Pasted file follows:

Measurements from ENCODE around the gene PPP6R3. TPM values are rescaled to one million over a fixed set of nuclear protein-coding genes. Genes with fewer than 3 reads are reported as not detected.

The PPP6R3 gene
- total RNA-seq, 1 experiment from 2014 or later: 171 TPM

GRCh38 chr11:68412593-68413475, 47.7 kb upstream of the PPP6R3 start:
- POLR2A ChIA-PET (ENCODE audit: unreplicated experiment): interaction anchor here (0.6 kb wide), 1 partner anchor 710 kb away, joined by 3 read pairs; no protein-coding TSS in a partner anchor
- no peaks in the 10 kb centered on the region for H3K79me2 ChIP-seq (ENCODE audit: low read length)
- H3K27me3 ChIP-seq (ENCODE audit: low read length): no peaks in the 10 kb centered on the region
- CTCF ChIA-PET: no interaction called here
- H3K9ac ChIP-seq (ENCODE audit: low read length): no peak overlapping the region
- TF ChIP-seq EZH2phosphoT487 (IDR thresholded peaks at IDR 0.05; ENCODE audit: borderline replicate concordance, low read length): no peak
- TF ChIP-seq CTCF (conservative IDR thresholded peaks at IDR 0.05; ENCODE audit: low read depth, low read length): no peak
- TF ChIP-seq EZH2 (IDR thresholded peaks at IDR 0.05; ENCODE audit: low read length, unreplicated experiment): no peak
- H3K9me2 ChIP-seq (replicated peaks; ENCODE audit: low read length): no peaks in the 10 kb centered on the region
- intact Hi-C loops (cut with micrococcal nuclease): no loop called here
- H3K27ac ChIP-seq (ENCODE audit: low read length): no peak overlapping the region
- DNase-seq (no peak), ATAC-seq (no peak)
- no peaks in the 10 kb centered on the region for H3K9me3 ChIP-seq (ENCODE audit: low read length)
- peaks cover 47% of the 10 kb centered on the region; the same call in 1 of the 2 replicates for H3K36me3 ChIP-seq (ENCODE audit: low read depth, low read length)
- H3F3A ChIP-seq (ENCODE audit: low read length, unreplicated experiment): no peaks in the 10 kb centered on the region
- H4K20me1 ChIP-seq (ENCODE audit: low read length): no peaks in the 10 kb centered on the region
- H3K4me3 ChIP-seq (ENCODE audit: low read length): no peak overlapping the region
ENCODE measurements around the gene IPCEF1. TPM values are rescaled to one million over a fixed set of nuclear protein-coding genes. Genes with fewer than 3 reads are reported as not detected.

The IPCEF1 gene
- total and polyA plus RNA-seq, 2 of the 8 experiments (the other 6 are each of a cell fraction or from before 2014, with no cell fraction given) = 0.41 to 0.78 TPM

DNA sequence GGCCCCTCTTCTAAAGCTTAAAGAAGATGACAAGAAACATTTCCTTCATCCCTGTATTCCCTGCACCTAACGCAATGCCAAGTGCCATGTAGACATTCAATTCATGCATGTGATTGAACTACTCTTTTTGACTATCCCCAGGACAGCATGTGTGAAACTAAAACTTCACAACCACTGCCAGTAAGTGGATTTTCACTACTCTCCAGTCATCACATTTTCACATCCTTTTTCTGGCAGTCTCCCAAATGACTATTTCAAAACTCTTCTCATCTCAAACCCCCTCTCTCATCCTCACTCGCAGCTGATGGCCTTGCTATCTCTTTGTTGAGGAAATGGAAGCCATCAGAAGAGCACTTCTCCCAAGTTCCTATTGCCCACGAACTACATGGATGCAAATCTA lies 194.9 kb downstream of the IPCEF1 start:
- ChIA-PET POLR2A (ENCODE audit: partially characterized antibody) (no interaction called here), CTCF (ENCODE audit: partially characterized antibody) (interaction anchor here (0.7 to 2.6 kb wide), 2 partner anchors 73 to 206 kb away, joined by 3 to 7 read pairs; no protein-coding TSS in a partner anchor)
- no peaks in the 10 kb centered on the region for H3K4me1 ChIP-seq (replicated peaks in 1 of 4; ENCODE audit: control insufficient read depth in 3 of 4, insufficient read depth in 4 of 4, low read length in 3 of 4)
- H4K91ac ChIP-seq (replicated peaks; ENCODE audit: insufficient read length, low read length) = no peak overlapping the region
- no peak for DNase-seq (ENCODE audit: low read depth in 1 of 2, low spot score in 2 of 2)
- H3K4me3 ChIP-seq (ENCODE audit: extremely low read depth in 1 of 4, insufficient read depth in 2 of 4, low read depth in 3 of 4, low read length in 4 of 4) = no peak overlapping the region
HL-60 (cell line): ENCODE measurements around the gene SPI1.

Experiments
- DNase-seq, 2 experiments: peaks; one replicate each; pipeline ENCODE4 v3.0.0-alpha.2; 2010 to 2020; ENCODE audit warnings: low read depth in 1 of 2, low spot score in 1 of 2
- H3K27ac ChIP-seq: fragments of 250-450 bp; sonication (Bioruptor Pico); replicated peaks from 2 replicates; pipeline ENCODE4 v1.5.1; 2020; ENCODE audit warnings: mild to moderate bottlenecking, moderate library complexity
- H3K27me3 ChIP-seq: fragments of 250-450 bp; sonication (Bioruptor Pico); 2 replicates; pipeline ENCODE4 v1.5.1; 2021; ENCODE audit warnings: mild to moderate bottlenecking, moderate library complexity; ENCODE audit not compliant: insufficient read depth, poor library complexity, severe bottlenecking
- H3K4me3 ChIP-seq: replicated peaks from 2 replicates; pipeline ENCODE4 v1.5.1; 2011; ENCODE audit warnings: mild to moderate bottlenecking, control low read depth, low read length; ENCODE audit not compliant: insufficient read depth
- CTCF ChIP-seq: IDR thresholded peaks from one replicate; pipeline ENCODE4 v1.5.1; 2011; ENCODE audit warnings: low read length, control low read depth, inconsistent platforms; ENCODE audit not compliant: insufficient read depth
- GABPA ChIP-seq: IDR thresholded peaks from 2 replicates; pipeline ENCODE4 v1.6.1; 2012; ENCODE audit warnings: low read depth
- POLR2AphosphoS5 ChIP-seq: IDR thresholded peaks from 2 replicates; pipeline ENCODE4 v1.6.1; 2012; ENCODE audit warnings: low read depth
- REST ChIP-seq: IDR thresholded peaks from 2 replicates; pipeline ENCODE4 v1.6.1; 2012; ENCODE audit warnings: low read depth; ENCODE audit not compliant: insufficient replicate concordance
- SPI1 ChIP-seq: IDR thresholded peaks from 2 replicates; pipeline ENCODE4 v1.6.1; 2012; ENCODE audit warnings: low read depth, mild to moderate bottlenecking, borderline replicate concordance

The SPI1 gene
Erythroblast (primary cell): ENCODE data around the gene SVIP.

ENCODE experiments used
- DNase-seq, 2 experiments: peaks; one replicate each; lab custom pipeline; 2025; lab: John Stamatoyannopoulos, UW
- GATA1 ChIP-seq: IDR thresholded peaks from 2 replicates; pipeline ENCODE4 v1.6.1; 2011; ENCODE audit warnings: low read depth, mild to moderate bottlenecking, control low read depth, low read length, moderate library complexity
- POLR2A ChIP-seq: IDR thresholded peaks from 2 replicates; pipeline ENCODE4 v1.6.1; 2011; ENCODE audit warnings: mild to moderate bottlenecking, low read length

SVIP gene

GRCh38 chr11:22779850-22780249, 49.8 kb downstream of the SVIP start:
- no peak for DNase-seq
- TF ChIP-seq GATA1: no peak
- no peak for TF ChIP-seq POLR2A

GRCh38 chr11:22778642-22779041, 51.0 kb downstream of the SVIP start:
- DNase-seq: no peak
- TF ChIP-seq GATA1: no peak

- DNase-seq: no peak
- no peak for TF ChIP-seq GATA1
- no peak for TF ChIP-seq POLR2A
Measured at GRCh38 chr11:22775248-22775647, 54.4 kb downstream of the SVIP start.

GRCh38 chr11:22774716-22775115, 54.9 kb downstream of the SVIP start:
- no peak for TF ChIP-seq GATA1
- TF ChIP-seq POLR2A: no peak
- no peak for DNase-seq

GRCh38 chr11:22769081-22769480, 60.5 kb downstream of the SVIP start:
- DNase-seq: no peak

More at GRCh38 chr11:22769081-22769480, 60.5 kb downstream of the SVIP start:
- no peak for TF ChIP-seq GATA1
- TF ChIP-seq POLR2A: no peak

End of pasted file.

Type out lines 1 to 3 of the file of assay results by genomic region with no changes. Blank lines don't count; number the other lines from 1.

Measurements from ENCODE around the gene PPP6R3. TPM values are rescaled to one million over a fixed set of nuclear protein-coding genes. Genes with fewer than 3 reads are reported as not detected.

The PPP6R3 gene
- total RNA-seq, 1 experiment from 2014 or later: 171 TPM